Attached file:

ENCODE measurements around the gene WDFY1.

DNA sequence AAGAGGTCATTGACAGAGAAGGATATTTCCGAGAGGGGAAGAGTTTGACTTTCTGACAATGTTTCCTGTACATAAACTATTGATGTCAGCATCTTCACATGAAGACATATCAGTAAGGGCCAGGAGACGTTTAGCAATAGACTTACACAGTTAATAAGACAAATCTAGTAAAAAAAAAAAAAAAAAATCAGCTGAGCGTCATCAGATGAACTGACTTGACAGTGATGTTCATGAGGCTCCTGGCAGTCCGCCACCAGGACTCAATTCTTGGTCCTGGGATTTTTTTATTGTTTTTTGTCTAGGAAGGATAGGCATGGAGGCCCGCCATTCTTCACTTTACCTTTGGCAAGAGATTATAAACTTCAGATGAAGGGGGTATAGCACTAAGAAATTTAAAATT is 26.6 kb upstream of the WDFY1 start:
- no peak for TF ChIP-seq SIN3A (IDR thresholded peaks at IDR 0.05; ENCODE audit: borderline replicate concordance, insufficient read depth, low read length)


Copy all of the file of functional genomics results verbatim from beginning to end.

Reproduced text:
ENCODE measurements around the gene WDFY1.

DNA sequence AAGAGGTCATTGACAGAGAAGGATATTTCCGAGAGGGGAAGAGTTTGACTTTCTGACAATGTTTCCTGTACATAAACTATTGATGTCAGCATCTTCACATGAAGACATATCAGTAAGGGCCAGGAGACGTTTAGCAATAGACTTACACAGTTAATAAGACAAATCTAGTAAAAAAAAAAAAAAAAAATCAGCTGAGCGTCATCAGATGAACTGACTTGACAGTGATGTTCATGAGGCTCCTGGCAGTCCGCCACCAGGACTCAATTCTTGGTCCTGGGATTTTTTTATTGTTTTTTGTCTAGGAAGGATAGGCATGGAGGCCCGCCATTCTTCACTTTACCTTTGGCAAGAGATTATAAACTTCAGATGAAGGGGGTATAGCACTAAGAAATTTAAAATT is 26.6 kb upstream of the WDFY1 start:
- no peak for TF ChIP-seq SIN3A (IDR thresholded peaks at IDR 0.05; ENCODE audit: borderline replicate concordance, insufficient read depth, low read length)